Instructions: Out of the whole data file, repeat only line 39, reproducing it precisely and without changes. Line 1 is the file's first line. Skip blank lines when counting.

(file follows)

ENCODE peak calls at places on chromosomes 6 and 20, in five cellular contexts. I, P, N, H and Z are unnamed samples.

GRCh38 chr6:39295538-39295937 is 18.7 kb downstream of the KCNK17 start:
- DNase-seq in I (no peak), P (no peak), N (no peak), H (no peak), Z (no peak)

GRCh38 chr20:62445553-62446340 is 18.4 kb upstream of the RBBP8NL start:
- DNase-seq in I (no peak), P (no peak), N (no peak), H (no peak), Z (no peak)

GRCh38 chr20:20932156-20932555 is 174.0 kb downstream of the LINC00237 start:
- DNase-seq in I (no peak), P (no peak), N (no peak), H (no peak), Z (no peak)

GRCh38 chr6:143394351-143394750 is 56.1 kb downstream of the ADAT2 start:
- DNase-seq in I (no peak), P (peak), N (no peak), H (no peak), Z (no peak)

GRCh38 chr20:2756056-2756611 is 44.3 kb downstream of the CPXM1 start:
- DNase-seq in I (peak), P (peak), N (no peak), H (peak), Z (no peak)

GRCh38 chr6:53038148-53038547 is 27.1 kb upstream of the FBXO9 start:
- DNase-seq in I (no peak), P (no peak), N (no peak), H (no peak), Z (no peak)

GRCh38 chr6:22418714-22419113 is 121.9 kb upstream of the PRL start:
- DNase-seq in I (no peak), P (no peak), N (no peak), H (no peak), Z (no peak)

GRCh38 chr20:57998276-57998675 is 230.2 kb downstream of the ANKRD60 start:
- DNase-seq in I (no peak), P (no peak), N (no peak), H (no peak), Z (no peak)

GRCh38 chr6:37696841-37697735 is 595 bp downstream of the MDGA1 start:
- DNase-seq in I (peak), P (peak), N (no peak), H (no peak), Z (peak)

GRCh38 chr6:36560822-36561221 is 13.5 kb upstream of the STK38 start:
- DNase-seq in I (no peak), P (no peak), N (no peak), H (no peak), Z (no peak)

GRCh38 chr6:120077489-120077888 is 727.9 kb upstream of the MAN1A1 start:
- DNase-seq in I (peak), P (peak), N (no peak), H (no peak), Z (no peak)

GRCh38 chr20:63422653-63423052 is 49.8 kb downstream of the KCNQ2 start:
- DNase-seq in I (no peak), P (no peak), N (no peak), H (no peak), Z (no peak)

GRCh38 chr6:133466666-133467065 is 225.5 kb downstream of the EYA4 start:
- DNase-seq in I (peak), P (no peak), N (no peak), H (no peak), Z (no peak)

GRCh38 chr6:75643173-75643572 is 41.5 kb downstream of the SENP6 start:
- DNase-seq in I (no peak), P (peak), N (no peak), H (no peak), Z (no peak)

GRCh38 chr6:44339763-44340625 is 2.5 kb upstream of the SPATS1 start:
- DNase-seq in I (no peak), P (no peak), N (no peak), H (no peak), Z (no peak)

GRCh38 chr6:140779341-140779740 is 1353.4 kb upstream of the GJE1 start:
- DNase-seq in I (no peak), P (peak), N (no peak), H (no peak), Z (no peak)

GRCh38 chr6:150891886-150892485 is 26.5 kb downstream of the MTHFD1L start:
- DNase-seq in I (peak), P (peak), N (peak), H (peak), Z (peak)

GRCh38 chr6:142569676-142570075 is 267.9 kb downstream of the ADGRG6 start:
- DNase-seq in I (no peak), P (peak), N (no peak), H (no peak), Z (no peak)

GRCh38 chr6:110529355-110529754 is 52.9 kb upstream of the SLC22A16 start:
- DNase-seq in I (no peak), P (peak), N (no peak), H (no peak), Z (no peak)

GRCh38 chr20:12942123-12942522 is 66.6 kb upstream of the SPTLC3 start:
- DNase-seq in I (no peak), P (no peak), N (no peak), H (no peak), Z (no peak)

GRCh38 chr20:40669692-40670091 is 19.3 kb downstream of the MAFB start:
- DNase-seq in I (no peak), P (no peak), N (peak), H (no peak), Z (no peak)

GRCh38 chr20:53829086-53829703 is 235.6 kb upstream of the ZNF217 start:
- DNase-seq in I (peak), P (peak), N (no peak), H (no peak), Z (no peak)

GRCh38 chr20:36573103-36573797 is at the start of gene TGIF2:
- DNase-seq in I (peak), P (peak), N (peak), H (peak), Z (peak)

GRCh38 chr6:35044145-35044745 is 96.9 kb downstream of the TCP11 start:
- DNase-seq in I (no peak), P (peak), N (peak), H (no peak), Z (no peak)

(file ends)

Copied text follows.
- DNase-seq in I (no peak), P (peak), N (no peak), H (no peak), Z (no peak)